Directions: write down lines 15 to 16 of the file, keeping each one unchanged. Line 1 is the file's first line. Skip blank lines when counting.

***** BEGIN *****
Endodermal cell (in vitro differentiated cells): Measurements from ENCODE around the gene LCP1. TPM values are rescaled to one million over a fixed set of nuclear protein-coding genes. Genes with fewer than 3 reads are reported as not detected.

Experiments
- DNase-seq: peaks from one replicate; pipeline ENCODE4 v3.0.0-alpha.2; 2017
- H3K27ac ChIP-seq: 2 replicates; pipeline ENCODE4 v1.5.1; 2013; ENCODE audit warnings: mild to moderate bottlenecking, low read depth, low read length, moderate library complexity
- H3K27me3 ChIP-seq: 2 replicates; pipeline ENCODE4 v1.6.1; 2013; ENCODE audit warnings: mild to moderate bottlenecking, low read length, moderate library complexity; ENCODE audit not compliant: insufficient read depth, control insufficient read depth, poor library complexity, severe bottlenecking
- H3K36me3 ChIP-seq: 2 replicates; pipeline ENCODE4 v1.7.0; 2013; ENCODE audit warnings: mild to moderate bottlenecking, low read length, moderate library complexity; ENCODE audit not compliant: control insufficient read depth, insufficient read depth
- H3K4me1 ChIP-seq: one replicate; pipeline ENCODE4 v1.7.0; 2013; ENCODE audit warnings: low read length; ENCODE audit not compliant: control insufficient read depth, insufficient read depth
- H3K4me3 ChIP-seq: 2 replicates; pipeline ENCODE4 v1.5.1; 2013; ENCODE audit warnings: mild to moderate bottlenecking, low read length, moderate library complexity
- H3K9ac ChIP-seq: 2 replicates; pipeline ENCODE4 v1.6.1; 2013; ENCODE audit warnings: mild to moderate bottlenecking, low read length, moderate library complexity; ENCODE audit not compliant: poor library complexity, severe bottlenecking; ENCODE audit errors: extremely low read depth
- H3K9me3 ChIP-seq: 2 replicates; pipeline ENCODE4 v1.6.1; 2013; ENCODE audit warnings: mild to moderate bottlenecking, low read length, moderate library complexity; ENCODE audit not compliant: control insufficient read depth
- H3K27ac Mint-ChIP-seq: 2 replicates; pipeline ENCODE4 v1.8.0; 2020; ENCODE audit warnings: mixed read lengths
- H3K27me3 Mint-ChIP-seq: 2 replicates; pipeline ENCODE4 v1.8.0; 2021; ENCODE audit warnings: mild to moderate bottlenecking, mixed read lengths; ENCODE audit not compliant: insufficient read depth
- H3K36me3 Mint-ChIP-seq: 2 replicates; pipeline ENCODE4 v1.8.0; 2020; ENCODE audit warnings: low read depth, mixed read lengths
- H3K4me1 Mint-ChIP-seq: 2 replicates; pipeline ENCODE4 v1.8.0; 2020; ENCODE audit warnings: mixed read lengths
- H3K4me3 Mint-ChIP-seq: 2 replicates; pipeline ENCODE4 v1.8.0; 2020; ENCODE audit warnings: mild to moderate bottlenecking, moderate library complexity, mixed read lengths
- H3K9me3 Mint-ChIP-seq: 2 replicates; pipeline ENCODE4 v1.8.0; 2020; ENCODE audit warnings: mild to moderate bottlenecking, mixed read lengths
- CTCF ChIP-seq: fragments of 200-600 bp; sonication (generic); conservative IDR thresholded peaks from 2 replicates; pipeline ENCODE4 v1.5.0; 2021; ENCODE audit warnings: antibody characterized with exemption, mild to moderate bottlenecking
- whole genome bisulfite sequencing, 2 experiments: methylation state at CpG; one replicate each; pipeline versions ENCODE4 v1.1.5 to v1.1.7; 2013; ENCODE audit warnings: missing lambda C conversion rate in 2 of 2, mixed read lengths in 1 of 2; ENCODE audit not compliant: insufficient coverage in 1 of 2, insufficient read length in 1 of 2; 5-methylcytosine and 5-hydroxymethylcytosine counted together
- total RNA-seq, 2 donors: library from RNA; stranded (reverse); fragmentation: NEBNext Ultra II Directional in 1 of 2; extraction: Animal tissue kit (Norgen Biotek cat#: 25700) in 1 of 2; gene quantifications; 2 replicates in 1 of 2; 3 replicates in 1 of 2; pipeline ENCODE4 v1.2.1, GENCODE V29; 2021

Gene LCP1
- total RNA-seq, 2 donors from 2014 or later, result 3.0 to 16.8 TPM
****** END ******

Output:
- H3K4me3 Mint-ChIP-seq: 2 replicates; pipeline ENCODE4 v1.8.0; 2020; ENCODE audit warnings: mild to moderate bottlenecking, moderate library complexity, mixed read lengths
- H3K9me3 Mint-ChIP-seq: 2 replicates; pipeline ENCODE4 v1.8.0; 2020; ENCODE audit warnings: mild to moderate bottlenecking, mixed read lengths